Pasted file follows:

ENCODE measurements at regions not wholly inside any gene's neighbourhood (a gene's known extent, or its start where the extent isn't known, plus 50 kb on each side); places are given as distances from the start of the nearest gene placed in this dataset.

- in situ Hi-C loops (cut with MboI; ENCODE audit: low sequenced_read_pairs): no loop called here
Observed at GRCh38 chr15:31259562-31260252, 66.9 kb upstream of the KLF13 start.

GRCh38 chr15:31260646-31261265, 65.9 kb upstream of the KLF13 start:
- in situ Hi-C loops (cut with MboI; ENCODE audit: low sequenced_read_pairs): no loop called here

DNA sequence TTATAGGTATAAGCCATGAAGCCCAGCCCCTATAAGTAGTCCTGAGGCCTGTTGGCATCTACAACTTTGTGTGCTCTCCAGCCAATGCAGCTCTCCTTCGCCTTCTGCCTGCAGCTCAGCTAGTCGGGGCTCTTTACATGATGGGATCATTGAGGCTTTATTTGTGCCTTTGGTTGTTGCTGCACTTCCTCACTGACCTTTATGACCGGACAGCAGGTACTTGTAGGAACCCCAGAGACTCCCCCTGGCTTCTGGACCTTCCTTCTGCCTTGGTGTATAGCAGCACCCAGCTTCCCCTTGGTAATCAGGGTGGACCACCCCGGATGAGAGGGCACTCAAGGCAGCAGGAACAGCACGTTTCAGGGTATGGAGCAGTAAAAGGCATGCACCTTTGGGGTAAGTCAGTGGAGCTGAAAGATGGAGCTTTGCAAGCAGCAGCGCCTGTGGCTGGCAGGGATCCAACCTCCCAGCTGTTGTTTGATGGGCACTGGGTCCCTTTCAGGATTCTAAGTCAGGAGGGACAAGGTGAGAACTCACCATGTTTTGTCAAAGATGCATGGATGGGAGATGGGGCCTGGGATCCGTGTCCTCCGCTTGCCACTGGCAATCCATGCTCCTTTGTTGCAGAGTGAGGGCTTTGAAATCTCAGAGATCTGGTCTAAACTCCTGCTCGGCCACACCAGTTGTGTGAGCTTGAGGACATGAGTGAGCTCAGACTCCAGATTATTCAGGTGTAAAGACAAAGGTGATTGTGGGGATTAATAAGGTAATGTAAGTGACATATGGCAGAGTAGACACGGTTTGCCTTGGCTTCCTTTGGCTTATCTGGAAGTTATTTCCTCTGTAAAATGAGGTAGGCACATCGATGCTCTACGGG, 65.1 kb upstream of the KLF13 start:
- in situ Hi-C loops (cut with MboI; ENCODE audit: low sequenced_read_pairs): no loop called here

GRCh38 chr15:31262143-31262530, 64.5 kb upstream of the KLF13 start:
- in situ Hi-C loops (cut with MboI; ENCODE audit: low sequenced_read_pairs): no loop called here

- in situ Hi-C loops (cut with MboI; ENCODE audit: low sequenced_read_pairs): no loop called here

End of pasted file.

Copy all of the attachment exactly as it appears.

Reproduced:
ENCODE measurements at regions not wholly inside any gene's neighbourhood (a gene's known extent, or its start where the extent isn't known, plus 50 kb on each side); places are given as distances from the start of the nearest gene placed in this dataset.

- in situ Hi-C loops (cut with MboI; ENCODE audit: low sequenced_read_pairs): no loop called here
Observed at GRCh38 chr15:31259562-31260252, 66.9 kb upstream of the KLF13 start.

GRCh38 chr15:31260646-31261265, 65.9 kb upstream of the KLF13 start:
- in situ Hi-C loops (cut with MboI; ENCODE audit: low sequenced_read_pairs): no loop called here

DNA sequence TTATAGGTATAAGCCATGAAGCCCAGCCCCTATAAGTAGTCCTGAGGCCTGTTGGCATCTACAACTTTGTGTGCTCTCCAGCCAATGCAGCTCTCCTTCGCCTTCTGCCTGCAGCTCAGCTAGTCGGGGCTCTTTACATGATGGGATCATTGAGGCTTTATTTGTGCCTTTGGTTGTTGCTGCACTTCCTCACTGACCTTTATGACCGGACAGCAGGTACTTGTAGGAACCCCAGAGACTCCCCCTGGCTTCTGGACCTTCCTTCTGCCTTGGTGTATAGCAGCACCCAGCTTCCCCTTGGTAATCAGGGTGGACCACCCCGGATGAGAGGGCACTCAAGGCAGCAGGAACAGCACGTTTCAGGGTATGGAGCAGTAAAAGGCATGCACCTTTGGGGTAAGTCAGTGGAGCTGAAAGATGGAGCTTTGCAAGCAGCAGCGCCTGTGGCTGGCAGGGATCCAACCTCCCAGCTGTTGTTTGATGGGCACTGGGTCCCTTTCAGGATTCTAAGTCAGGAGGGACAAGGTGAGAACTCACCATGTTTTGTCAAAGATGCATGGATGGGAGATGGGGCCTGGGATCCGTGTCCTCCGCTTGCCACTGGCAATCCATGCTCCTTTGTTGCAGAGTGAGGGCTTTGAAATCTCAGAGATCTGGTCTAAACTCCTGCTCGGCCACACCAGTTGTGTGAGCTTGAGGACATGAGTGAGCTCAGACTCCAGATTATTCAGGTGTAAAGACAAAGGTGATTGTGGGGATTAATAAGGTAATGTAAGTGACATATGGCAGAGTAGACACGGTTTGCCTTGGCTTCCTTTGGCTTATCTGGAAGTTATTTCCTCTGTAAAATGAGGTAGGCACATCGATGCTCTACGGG, 65.1 kb upstream of the KLF13 start:
- in situ Hi-C loops (cut with MboI; ENCODE audit: low sequenced_read_pairs): no loop called here

GRCh38 chr15:31262143-31262530, 64.5 kb upstream of the KLF13 start:
- in situ Hi-C loops (cut with MboI; ENCODE audit: low sequenced_read_pairs): no loop called here

- in situ Hi-C loops (cut with MboI; ENCODE audit: low sequenced_read_pairs): no loop called here